Remove mussels from the shells and discard the shells. Place mussels in a freezer bag or container with the cooking broth and seal tightly. If you have a quick freeze option on your freezer, use that, then move mussels once frozen to the regular part of the freezer.
The general consensus is that you should use as little liquid as possible. Some even suggest that you don't use any liquid at all as the mussels have their own liquid inside the shell. As soon as they are heated, they start opening and allow this liquid to come out. If you do use the waterless method, just be sure your pot is big enough to be able to toss the mussels every 20 seconds or so during the cooking.
So if you are doing a very big batch, then you might want to consider using some liquid so you don't have to pick the pot up and shake it.
You can use any of the following ingredients:
Just as a note about white wine. The general rule of thumb is only use a wine that you would be happy drinking. You'll only need at the most two cups, so you'll have some left over after cooking. Cheers!
If you are going to use liquid, use as little as possible so as to not dilute the natural flavors of the mussels with excess liquids. Whatever liquids you decide to use, bring the liquids to a boil and then place the mussels in the boiling liquid. Be careful not to splash boiling water!
Reduce heat to moderate and cook, stirring occasionally, until mussels open. Once the mussels are open, they are done. This can take anywhere from 3 to 10 minutes, depending on the size of the mussels. If you have mussels of differing sizes, you may want to remove mussels that open first so they don't over cook, and leave the closed ones in a little longer until they open. Be sure to discard any mussels that don't open.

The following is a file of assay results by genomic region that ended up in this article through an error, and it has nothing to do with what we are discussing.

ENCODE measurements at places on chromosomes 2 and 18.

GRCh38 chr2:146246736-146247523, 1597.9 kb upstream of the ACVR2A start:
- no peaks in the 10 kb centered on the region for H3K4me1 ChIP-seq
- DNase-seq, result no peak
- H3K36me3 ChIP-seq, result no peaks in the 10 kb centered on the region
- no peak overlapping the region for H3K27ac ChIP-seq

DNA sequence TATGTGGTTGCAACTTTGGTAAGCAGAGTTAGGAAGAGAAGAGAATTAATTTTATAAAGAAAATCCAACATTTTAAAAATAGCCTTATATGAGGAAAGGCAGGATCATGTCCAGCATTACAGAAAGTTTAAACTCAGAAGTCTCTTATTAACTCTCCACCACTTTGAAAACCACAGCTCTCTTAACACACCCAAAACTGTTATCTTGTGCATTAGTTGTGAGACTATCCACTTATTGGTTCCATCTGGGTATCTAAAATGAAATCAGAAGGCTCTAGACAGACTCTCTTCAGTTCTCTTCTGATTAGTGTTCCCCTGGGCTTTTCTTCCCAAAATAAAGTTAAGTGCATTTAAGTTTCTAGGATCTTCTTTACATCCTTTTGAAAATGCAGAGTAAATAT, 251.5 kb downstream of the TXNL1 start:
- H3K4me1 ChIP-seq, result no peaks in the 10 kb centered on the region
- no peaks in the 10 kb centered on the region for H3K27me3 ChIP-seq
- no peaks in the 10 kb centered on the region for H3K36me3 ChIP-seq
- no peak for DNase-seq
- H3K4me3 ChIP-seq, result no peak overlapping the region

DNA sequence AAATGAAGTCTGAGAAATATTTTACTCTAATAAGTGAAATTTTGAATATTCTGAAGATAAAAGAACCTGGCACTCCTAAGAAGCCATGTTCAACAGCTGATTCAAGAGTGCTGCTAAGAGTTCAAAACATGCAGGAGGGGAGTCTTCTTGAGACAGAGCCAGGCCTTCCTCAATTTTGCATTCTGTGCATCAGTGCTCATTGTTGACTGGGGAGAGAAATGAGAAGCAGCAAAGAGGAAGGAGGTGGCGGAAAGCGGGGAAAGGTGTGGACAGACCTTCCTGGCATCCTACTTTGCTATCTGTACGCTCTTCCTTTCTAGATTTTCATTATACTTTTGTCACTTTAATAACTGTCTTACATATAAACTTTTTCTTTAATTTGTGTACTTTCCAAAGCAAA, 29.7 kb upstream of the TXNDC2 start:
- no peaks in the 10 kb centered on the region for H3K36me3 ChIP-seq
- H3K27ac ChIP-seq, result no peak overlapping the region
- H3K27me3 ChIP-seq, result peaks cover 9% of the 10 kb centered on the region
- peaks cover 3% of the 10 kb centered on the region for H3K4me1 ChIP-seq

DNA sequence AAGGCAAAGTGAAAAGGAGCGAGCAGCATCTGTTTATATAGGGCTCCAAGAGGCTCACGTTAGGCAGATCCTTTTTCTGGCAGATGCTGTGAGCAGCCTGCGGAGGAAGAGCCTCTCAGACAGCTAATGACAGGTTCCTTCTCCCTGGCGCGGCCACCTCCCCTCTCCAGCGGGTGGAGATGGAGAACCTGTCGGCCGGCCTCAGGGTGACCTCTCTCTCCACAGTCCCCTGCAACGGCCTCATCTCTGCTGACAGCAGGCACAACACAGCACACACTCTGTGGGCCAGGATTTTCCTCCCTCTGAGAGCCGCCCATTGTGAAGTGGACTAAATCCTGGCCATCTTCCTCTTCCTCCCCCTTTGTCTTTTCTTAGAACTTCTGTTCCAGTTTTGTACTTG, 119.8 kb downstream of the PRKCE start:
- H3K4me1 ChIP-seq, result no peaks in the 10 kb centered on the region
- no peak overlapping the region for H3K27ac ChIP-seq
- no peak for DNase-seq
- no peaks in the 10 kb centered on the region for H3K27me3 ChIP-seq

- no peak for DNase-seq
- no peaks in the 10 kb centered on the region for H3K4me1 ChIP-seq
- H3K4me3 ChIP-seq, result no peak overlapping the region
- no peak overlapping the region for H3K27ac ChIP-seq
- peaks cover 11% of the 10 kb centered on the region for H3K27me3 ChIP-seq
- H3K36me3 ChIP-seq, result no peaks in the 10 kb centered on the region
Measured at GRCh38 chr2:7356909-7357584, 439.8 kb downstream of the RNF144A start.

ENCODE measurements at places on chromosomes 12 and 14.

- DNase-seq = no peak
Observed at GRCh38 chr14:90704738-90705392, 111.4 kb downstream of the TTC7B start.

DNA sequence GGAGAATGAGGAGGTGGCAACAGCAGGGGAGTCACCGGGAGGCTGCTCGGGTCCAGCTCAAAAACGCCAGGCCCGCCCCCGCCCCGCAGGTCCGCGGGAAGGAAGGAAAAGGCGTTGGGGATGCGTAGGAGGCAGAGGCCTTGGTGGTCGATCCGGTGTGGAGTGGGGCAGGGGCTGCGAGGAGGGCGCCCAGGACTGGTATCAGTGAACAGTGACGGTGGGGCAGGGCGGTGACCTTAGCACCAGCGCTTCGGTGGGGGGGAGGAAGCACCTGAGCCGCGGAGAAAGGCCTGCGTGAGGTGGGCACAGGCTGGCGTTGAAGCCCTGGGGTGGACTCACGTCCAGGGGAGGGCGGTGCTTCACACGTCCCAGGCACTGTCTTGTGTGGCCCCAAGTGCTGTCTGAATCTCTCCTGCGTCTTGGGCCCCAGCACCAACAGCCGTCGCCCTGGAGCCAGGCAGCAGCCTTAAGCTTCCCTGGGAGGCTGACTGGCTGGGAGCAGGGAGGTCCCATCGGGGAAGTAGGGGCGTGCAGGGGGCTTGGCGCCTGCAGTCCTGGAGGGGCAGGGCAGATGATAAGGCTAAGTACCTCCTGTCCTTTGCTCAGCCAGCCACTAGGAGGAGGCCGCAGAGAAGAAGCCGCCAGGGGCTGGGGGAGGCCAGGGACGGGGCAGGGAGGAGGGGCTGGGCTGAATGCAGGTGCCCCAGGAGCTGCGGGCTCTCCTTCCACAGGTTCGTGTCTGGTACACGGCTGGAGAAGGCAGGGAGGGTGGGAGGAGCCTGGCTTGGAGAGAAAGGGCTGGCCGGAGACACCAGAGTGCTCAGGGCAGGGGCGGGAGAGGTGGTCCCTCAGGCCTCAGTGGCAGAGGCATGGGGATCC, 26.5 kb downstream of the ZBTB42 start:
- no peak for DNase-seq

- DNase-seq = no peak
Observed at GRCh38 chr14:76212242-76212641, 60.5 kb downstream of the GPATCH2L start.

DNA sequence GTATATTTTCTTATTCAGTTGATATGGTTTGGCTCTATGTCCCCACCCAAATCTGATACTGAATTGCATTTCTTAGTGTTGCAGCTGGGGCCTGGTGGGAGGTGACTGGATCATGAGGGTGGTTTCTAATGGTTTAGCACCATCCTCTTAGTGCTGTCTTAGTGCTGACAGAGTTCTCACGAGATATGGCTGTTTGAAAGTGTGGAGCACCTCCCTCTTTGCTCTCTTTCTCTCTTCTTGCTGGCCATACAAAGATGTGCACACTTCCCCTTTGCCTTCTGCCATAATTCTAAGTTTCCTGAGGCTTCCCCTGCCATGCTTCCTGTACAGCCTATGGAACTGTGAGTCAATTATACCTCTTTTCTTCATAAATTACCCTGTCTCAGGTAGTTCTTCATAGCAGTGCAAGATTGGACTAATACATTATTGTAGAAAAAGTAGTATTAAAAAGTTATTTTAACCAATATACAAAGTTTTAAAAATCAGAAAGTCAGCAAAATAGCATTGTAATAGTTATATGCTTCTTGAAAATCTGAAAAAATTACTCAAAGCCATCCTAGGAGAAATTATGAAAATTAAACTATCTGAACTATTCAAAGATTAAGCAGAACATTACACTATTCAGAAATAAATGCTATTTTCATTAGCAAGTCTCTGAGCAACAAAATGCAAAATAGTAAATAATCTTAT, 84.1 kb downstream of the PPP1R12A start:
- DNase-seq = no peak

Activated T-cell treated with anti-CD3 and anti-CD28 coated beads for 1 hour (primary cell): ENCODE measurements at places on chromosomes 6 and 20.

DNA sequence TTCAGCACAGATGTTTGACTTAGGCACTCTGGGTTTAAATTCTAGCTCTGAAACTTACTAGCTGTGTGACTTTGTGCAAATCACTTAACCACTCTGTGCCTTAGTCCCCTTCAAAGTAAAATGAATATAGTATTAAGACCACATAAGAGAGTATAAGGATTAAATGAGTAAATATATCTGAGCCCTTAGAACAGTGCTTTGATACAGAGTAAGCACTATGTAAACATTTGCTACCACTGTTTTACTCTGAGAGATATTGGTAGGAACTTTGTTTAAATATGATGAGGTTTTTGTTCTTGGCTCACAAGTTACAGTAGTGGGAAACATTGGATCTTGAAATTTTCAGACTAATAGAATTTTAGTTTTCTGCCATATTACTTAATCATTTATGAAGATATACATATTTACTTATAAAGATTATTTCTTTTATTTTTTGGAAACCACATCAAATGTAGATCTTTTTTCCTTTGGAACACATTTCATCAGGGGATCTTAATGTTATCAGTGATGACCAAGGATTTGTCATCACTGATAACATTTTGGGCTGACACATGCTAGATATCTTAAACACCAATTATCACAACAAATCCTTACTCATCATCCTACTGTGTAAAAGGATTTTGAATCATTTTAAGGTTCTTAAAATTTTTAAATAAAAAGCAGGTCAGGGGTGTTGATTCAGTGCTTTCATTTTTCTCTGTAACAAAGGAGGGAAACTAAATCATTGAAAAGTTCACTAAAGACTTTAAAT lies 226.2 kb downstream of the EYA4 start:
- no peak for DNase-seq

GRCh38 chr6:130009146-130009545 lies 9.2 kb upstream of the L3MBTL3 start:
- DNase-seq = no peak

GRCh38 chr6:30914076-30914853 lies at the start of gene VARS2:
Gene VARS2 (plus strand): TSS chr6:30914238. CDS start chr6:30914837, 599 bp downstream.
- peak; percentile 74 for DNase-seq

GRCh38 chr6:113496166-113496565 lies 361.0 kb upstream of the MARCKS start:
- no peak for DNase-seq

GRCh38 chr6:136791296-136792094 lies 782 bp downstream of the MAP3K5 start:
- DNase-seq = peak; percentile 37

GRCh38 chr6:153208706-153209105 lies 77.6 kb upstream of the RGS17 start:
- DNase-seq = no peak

Save the liquid from cooking the mussels. This is used in nearly all the recipes for preparing the mussels for serving. In our Mussel Recipes page you'll find a few of the best recipes we've found.
Most people who love mussels, really love them and eat them all they can. If you know how to cook mussels and enjoy eating them, you may be able to prevent pain associated with inflammation such as arthritis and other inflammatory processes by regularly eating green lip mussels.
If you are allergic to shell fish, don't try eating mussels. We have researched the market and found a green lipped mussel oil that is done in such a way that there are no proteins in the oil, making it suitable for those with allergies. Of course, before beginning any treatment with such an oil, consult with your professional health care service provider. (This is also good for those who don't know how to cook mussels.)
Also, consider doing as we do with adding any nutrient dense food to our diet. We always begin by adding the new food or supplement slowly to be sure there is now negative reaction. Everyone is different and what works for one may not work for someone else.
Even if you know how to cook mussels and are able to regularly consume green lip mussels, and your health condition doesn't improve or you want to fast-track your recovery, you might want to consider green lipped mussel oil. Our recommendation is Moxxor.
We are using one personally and find it to be excellent in all ways. The results and benefits have been great and we highly recommend it. You can read our personal experience with this marine oil supplement here.
If you have any tips on how to cook mussels, please send them in and we will publish them.